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 An alternative is to choose a slightly cheaper and virtually identical one created inside a laboratory in just a few short weeks.

So which one would you go for? It's a question that's beginning to dominate the jewellery industry - and its consumers.

Long-time traditional diamond miners and jewellers are now pitted against companies that recreate diamonds that are chemically indistinct from their mined counterparts.

The firms producing these man-made rocks say they're offering a conflict-free alternative - or a diamond free of any association with 'blood diamonds' - a term used to describe gems mined mainly in Africa which are sold to finance insurgencies and conflicts.
Creating a diamond

One new firm creating man-made diamonds is Singapore's IIa Technologies. Its factory opened this year and includes a 200,000 sq ft facility. Within the industry, its laboratory is referred to as a "greenhouse" and IIa's is the world's largest.

The technology it is using has existed for decades to produce man-made diamonds for commercial cutters and drills. However, more recently the retail jewellery industry has warmed to the technology.

After eight years and more than $40m (£25.8m) in research to perfect the carbon vapour deposit technology it predominantly uses, IIa says it has found the way to recreate these rare rocks for the jewellery industry.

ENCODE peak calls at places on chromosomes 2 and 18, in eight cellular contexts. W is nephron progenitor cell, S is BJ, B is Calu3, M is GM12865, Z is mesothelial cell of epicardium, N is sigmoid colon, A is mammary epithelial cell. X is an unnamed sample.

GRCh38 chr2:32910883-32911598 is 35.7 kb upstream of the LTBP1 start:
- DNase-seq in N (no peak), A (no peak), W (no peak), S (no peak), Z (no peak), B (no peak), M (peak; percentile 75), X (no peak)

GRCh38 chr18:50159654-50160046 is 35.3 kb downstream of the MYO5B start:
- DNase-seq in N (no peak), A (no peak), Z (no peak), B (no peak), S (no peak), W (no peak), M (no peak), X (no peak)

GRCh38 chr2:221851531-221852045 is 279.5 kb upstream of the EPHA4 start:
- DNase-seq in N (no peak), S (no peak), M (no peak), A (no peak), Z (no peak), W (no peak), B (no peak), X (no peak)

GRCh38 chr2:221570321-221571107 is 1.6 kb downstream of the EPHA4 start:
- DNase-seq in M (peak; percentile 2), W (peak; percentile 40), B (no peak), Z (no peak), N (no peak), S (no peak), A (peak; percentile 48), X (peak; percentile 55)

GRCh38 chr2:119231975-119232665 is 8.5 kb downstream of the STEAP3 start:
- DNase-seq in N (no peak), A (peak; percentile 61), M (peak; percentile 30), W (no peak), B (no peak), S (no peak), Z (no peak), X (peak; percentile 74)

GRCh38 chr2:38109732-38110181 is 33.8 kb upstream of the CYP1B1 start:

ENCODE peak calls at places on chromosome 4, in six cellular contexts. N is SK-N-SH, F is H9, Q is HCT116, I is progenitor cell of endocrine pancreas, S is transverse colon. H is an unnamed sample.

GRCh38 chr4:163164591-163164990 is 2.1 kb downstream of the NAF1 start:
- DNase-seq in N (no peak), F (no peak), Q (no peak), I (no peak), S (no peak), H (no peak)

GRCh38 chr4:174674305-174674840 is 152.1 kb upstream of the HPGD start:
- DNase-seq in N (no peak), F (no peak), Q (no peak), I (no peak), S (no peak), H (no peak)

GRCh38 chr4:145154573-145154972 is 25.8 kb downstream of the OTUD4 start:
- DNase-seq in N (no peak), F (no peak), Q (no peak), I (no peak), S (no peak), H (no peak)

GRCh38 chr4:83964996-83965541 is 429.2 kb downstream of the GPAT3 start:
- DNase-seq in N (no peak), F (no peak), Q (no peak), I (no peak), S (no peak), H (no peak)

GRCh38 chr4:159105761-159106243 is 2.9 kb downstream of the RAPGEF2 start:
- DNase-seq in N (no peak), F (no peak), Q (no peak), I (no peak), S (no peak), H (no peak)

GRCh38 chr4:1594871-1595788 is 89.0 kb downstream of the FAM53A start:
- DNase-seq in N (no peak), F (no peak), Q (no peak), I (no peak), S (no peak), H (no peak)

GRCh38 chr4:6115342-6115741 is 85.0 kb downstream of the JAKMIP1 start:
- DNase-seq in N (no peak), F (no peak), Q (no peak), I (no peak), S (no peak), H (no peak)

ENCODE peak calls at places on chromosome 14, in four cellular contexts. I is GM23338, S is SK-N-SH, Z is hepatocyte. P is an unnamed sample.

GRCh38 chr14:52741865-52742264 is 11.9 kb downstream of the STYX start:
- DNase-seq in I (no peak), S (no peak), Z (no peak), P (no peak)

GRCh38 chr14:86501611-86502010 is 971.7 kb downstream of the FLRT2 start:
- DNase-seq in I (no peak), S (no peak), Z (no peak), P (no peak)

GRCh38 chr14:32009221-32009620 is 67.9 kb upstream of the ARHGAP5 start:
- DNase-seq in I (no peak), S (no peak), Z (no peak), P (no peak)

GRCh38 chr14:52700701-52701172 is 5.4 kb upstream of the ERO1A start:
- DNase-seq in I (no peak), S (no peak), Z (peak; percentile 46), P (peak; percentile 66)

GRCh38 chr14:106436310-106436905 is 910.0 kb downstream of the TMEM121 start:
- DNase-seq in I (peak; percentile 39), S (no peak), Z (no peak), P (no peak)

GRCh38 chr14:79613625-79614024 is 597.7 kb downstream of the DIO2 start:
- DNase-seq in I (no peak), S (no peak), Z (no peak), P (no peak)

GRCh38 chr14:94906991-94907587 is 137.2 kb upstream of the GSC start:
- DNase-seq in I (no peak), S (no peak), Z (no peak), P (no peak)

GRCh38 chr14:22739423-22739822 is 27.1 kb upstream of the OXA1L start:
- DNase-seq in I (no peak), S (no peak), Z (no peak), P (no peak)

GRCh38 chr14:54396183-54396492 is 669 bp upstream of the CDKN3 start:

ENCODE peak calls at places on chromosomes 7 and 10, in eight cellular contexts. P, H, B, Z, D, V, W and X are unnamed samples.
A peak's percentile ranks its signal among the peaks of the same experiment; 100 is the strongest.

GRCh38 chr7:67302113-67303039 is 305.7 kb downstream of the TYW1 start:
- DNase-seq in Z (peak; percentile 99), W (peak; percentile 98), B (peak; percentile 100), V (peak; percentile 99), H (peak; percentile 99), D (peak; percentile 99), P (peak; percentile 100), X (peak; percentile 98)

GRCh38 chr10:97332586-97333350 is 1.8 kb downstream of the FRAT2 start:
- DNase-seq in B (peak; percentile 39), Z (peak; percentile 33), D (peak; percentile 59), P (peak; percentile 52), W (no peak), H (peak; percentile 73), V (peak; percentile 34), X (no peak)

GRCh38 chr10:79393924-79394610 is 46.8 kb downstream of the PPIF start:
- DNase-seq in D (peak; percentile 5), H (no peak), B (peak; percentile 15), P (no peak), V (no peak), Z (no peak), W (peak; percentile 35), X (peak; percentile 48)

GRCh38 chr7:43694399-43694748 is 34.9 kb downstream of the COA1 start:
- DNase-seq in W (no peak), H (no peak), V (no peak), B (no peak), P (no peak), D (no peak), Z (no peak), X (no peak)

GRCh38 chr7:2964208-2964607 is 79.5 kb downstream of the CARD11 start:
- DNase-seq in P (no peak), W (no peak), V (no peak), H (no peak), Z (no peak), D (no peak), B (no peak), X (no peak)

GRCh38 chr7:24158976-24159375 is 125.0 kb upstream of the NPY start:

And the firm's chief executive Vishal Mehta is on a mission. He wants to see lab-grown diamonds become as coveted as the rocks that have spent millions of years in the ground. Some 70% of the firm's lab-grown diamonds are aimed at the jewellery industry.

"High-quality diamond growing is a very complicated and difficult art," says Mr Mehta.

There are two methods of creating diamonds.

There is the high pressure, high temperature technology that has been used for decades to create coloured as well as industrial diamonds; then there is the carbon vapour deposit method favoured by IIa.

IIa makes 90% of its diamonds using this technique. Currently this produces one- to three-carat diamonds that are sold for about 30% less than naturally-mined ones.

"These diamonds are unique," says Mr Mehta. "What's important is that you don't need to dig up the earth, you don't need to displace anyone, you don't need to do anything that could harm what we need to preserve for our future generations."
Mined or synthetic?

With such technology, experts say only a trained gemmologist using specialist equipment can now tell the stones apart.

So miners and jewellers are investing in and creating machines able to make the distinction.

De Beers, the firm behind famous marketing slogan "a diamond is forever", is one such.

It is making sure the technology and the equipment is available to allow industry and consumers to identify a synthetic diamond from a real one.

"That's important because consumers need to be confident, when they are spending what is a large amount of money on a precious diamond, that it is indeed the precious natural diamond that they think it is," says De Beer's executive vice-president for marketing, Stephen Lussier.

And with diamond sales at record highs, surpassing the $80bn mark for the first time in 2014, traditional diamond firms are keen to hang onto those highs - and avoid cases of industry fraud.